* To see the overview of this Master Craftsters campaign, click here
* To read more about the tools and supplies used in this project, explore Elmer's website here
.Stenciled Heart Shirt - featuring Elmer's products
I made myself a sassy new freezer paper stenciled shirt last night! And you can have one, too! First off, download and print off the design that I made from the bottom of this post. (You'll need to be logged in to see it!)
For the first step, you will need your print-out of the design, freezer paper, a pencil, and either a window or a lightbox. Pull out a piece of freezer paper that is large enough to cover the design. The roll of freezer paper that I have is rather large, so after I pulled out some, I have to cut it down so that I don't have an overly large piece of paper to work with. I purchased my roll of freezer paper from Wal-Mart, but most grocery stores sell it. They will be with the wax paper and tin foil. It was on the bottom shelf and I almost missed it when I was looking for it.
Place the image under your freezer paper with the shiny side of the freezer paper facing down. (The shiny side is what will be ironed onto the shirt later and has the wax that will make it stick.) Then trace the design using a pencil and your window or lightbox. (I have an old x-ray viewing lightbox from my work that is quite big and bulky, but it works great for my purposes.)
Once your design is all traced out onto your freezer paper, grab your X-ACTO Gripster Craft Knife and Self-Healing Cutting Mat and CAREFULLY (that knife is SHARP!) cut out the hearts. I love how sharp the tip of the craft knife is, it goes through the paper so easily. And the mat is the perfect size for a project like this. It protects my table, and since its not overly huge, its easy to store and travel with.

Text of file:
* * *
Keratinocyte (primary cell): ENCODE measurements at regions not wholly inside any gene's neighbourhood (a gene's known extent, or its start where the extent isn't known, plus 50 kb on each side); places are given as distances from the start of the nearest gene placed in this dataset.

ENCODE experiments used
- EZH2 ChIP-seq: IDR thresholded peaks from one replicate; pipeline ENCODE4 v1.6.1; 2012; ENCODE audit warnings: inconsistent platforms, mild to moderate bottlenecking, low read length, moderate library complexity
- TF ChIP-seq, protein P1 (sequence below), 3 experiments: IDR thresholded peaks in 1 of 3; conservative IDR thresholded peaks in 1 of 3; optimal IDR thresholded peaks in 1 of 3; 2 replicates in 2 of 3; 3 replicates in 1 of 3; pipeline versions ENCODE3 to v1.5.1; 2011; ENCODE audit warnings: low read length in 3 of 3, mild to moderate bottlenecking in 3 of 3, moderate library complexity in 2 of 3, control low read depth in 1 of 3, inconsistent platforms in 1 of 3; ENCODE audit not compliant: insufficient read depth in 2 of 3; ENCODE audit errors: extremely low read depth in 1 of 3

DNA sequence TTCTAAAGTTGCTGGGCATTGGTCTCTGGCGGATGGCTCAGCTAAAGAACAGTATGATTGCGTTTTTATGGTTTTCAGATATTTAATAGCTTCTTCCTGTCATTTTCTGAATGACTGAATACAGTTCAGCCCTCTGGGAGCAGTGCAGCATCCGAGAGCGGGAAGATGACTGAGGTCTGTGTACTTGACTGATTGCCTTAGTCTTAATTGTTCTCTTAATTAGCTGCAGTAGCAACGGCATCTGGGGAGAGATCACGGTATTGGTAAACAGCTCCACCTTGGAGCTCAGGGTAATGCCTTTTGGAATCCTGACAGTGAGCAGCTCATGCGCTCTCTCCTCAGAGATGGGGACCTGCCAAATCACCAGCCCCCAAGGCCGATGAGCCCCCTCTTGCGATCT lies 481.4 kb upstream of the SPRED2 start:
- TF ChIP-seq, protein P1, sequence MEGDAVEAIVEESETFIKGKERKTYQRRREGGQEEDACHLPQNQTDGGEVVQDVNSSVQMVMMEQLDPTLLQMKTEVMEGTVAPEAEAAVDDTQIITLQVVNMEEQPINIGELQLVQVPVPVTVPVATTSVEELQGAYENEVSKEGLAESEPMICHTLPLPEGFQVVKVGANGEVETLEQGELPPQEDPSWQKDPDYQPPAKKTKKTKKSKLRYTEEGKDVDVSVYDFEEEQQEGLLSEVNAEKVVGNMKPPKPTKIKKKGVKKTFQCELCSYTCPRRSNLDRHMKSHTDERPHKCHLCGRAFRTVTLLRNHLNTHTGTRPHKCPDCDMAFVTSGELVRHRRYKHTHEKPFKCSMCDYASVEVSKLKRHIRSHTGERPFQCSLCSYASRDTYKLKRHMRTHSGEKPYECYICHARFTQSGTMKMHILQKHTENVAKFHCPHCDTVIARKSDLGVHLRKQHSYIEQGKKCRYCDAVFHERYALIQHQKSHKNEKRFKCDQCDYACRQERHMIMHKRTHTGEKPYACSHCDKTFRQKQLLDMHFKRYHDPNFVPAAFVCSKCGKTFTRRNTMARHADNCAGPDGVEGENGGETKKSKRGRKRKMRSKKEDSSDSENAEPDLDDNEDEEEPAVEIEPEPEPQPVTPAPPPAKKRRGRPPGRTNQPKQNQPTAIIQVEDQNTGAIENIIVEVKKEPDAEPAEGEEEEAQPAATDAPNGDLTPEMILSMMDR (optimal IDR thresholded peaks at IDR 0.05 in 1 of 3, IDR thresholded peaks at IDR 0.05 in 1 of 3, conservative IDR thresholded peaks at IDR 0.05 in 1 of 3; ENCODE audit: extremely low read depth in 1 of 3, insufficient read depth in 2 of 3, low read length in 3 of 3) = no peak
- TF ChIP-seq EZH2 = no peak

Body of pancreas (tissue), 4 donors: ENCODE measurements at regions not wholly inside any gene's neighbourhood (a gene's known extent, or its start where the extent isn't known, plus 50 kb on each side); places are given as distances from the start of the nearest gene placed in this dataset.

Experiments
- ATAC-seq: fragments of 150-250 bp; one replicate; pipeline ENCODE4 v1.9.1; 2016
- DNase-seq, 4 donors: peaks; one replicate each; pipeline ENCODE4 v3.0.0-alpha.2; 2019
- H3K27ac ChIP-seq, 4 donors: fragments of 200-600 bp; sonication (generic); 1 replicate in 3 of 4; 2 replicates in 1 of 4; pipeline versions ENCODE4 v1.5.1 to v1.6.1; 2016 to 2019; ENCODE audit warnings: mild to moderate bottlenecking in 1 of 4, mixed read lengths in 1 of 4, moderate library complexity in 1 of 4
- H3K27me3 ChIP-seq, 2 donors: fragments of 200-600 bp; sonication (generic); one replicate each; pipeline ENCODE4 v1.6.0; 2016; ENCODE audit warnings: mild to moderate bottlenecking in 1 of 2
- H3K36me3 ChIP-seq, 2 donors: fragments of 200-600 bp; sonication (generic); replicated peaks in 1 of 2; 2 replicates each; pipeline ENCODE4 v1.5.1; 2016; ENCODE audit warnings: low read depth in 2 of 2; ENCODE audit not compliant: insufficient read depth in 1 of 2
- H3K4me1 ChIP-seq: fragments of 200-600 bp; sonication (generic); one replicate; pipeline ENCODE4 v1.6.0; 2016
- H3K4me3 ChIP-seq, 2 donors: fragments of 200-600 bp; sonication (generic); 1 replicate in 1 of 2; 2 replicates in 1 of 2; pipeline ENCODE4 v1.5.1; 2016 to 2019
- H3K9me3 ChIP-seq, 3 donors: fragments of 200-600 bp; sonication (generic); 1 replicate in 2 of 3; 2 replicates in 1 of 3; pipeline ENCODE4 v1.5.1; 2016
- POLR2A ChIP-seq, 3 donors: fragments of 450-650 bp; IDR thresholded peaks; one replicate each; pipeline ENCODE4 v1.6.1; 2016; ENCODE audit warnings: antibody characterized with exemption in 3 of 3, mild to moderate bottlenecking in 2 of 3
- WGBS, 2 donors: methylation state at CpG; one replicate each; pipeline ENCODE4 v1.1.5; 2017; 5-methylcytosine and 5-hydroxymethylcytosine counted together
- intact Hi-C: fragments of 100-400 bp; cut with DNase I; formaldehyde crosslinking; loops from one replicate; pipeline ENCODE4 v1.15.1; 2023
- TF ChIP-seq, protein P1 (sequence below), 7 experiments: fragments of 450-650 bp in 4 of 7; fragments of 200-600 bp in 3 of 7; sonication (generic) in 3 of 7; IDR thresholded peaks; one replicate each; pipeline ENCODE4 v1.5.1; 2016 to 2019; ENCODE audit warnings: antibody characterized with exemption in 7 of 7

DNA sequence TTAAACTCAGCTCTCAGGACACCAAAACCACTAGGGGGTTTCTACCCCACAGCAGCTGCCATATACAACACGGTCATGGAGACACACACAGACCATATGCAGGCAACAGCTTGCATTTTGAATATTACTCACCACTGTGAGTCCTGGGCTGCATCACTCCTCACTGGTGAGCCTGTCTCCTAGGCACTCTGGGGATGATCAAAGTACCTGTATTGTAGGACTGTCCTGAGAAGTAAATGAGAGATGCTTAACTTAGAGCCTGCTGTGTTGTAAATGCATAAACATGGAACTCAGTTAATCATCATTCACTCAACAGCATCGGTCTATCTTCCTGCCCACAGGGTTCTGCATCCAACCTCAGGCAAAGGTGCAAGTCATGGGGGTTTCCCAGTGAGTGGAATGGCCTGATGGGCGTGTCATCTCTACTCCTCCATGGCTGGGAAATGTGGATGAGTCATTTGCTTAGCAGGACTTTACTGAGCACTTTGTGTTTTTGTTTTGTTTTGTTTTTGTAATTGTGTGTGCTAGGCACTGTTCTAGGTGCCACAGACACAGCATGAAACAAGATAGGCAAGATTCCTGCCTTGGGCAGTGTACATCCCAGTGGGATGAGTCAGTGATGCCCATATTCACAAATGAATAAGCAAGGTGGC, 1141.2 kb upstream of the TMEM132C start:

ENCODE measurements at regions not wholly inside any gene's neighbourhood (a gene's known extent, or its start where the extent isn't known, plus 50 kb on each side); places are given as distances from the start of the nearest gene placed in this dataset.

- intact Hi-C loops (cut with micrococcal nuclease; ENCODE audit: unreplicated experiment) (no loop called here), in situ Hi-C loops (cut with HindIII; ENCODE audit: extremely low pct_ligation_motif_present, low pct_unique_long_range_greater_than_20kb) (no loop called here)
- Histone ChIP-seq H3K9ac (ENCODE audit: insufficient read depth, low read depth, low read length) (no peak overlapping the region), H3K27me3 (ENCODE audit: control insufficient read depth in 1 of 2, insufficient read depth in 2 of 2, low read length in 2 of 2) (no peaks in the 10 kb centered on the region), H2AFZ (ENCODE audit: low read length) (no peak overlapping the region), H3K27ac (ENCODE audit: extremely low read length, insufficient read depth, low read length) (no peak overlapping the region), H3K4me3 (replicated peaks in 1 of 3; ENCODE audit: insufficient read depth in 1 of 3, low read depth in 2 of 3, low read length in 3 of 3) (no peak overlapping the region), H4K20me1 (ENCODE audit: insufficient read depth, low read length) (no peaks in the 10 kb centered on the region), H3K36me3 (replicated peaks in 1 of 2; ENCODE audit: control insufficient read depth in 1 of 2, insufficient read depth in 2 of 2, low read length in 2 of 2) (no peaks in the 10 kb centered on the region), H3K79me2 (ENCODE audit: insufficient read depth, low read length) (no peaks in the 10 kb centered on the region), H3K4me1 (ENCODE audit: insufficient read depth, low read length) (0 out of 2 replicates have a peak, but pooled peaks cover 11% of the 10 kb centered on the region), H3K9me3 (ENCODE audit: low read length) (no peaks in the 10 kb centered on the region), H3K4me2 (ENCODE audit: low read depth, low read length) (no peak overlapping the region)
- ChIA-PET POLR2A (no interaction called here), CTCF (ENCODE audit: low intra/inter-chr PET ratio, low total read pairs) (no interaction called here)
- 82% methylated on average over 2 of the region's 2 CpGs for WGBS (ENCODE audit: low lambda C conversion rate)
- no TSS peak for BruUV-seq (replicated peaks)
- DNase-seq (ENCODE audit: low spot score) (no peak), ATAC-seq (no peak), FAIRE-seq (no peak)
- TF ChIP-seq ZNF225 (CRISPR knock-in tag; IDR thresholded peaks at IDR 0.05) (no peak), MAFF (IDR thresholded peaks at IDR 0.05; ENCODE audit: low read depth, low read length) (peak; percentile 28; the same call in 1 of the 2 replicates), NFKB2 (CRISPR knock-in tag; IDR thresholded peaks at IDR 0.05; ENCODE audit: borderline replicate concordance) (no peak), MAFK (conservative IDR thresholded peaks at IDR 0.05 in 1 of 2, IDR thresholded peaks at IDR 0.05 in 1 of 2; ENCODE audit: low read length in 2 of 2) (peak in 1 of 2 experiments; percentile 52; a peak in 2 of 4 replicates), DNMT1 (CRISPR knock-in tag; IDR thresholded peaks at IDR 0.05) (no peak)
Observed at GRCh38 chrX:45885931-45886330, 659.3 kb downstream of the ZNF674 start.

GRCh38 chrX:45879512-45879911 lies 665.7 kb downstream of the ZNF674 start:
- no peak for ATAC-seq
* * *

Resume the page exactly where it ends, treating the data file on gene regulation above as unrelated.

Its up to you whether or not you want to keep the hearts you cut out, but you won't be needing them for this project. You might be able to use them for a future project where you dab the paint around them after they are ironed on. Could be rather cute!
At the end you should have a stencil that looks like this.
Grab yourself a plain t-shirt. I found mine in my dresser drawer. Its just a plain ol' work out shirt. (gasp, I have a plain shirt in the house! I know, its hard to believe.) Iron on your stencil, using the highest non-steam setting on your iron (mine is number 3, I believe). I aligned my stencil as close to the top right of the shirt as I could get without the hearts being on the collar. I like my designs to be off centered. Most times they are on the bottom and sides of my shirts. I'm just quirky that way. But you can place your design wherever you like it best!
Before you start adding paint, slip a piece of cardboard inside the shirt. This will keep the paint from soaking into the back of the shirt and give you a nice surface for applying paint. Grab a sea sponge. You can get these as most craft stores and are reusable so long as you wash off your paint afterwards. To make them soft to use, just rinse with water and then dry off with a towel. Using your softened and dried sea sponge, dab on your first color of fabric paint or even acrylic paint with fabric medium mixed in. Apply your paint to a 1/3 of the design at an angle.
Make sure to rinse off your sponge in between colors!
Next, to add a little fun to the shirt, I grabbed my light purple paint pen from my Painters Sherbet Swirl set. I drew in a little heart on the bottom left heart. The pen soaks into the shirt, so it took a few layers before I got the little heart to the color I wanted.
And here's what you get!
The shirt almost has an 80's feel to it, so I believe this next picture is required: